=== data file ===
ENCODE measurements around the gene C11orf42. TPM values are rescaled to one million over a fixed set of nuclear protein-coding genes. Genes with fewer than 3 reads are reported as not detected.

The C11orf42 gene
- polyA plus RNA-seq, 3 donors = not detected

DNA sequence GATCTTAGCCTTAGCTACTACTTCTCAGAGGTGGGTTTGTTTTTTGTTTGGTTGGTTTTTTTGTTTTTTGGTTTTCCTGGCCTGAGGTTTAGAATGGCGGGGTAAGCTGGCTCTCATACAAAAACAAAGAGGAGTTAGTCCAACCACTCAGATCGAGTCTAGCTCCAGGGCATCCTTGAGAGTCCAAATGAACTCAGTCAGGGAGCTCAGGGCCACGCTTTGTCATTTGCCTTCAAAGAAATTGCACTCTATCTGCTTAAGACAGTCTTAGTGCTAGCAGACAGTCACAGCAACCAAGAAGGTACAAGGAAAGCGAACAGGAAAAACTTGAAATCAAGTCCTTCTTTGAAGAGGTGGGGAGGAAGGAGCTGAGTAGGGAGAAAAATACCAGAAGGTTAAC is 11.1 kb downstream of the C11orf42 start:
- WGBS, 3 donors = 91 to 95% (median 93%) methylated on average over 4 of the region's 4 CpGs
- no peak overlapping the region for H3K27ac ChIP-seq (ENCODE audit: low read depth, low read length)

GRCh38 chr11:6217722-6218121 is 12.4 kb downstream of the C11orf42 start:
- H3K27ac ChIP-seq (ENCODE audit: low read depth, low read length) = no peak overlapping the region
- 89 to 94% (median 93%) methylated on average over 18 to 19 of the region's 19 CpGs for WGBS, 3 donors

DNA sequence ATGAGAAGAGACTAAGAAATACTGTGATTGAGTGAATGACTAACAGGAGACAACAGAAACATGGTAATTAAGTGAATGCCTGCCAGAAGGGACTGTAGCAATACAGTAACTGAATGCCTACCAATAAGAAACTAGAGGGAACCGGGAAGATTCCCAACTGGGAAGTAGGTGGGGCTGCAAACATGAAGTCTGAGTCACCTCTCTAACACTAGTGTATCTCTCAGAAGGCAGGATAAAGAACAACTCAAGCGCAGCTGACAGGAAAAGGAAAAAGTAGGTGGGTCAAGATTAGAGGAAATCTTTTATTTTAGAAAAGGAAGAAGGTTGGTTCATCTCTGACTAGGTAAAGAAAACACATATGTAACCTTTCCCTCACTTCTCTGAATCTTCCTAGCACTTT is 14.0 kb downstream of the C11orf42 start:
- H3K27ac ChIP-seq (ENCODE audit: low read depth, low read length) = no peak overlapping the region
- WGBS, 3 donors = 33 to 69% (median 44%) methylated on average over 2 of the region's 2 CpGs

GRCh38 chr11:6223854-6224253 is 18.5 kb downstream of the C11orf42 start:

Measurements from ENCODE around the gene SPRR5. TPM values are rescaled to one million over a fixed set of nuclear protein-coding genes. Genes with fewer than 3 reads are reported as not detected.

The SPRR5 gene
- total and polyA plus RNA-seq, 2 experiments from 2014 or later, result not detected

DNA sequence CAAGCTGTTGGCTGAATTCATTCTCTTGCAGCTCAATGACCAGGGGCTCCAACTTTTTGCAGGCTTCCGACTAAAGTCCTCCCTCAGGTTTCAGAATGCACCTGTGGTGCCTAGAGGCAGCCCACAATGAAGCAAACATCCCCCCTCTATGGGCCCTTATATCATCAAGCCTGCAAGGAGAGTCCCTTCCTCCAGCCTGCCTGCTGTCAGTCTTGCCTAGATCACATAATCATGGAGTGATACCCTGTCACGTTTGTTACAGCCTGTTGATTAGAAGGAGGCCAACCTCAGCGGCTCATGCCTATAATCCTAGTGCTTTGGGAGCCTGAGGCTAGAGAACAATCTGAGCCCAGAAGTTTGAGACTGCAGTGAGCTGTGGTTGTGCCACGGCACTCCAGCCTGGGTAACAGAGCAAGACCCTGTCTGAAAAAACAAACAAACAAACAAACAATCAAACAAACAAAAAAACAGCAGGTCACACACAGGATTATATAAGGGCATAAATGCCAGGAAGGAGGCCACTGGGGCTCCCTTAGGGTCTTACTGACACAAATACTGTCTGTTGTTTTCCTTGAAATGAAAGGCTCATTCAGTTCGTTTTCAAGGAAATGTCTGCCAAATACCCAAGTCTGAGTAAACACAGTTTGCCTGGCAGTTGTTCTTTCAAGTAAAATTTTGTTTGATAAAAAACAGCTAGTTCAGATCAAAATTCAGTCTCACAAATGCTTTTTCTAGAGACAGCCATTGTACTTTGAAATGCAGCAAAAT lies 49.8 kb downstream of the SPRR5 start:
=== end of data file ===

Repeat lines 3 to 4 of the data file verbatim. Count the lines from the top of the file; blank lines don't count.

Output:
- polyA plus RNA-seq, 3 donors = not detected

DNA sequence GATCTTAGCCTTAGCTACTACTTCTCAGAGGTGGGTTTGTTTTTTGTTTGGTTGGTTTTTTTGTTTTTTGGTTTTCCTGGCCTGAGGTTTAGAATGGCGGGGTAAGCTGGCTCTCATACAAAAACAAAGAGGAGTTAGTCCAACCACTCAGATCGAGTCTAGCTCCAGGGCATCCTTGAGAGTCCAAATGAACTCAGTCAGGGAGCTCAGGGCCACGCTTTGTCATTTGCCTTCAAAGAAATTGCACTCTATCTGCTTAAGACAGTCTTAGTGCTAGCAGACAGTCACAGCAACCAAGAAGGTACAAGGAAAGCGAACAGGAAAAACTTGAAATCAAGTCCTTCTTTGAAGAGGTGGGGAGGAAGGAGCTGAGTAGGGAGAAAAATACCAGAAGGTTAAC is 11.1 kb downstream of the C11orf42 start: